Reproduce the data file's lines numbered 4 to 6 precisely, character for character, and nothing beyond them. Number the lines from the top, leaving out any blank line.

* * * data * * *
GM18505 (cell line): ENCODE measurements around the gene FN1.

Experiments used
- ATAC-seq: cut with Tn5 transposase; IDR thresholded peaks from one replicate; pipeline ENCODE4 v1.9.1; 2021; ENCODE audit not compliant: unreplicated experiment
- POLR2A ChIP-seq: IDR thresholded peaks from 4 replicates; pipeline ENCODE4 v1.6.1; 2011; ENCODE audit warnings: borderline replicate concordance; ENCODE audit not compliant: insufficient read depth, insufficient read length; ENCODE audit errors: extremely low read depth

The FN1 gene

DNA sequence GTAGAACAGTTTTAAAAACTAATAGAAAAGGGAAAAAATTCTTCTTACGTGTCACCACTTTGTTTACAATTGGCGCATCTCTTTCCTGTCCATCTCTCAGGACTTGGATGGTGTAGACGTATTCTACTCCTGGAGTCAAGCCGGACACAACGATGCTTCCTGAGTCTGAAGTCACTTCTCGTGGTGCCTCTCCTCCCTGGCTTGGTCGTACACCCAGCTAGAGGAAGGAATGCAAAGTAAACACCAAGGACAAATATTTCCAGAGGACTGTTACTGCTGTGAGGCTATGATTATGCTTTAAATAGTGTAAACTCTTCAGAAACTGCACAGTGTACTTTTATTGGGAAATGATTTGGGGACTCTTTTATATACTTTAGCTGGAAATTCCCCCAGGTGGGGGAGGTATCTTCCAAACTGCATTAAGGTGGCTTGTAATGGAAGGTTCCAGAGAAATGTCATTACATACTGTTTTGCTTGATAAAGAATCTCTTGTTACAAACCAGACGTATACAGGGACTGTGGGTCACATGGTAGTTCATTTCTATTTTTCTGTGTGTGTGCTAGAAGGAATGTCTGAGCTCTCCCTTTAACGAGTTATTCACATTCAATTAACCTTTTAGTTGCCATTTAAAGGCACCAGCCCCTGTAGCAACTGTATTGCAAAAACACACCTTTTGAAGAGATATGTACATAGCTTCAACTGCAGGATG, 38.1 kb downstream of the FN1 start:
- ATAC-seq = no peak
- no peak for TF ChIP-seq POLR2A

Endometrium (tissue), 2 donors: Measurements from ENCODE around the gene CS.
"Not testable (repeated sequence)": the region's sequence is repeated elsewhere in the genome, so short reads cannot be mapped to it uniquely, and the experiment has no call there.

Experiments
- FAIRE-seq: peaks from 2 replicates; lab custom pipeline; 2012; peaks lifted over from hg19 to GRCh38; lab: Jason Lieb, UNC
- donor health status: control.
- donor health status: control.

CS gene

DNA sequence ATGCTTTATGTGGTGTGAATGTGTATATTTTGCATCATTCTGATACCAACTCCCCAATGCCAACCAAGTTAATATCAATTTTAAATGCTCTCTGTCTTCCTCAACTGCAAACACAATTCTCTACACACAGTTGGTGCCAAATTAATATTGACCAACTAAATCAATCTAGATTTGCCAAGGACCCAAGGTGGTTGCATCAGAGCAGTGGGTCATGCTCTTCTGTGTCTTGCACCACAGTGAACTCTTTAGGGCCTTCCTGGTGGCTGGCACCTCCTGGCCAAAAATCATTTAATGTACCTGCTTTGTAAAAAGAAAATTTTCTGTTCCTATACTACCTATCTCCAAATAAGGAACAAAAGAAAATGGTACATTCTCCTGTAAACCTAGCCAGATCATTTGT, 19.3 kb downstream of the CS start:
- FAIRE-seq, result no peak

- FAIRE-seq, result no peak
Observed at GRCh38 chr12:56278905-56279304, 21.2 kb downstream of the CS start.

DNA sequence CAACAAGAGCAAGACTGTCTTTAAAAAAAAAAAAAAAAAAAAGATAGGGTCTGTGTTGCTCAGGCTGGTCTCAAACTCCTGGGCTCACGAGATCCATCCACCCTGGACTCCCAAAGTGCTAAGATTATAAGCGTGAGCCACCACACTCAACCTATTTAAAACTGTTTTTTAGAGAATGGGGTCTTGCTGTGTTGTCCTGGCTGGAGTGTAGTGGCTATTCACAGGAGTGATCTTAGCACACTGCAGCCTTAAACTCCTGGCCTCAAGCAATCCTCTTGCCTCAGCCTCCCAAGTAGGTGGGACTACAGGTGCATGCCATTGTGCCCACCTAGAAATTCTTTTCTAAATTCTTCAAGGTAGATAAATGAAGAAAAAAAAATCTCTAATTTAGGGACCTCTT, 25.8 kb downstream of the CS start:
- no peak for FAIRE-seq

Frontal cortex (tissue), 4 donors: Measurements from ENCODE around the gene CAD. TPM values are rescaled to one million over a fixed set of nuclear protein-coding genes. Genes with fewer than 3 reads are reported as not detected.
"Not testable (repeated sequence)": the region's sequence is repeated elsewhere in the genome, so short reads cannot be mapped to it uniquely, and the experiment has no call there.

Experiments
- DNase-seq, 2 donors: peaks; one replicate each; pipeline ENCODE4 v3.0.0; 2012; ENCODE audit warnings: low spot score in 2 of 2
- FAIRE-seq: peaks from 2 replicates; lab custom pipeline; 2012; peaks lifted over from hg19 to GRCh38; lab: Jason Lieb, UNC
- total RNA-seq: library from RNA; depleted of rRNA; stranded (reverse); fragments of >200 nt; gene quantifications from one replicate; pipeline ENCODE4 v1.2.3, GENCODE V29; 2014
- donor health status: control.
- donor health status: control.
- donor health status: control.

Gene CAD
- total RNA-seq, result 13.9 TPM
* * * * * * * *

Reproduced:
- POLR2A ChIP-seq: IDR thresholded peaks from 4 replicates; pipeline ENCODE4 v1.6.1; 2011; ENCODE audit warnings: borderline replicate concordance; ENCODE audit not compliant: insufficient read depth, insufficient read length; ENCODE audit errors: extremely low read depth

The FN1 gene

DNA sequence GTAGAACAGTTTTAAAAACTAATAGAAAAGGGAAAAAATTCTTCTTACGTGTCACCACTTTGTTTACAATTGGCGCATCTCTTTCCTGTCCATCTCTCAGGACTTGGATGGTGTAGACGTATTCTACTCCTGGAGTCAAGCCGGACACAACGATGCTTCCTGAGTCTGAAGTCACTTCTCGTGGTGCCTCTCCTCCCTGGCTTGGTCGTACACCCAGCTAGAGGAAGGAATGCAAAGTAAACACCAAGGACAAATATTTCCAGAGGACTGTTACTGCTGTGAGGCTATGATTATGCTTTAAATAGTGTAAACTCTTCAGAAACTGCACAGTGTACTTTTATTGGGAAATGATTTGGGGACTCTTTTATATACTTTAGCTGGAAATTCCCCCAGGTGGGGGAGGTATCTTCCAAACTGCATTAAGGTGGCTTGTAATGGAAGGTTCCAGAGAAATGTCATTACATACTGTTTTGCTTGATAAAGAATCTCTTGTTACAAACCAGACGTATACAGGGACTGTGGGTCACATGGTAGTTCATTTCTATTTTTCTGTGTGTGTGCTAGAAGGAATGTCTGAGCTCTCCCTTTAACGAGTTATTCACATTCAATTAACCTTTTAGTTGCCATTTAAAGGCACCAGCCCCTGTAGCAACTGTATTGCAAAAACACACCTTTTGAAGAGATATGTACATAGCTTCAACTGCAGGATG, 38.1 kb downstream of the FN1 start: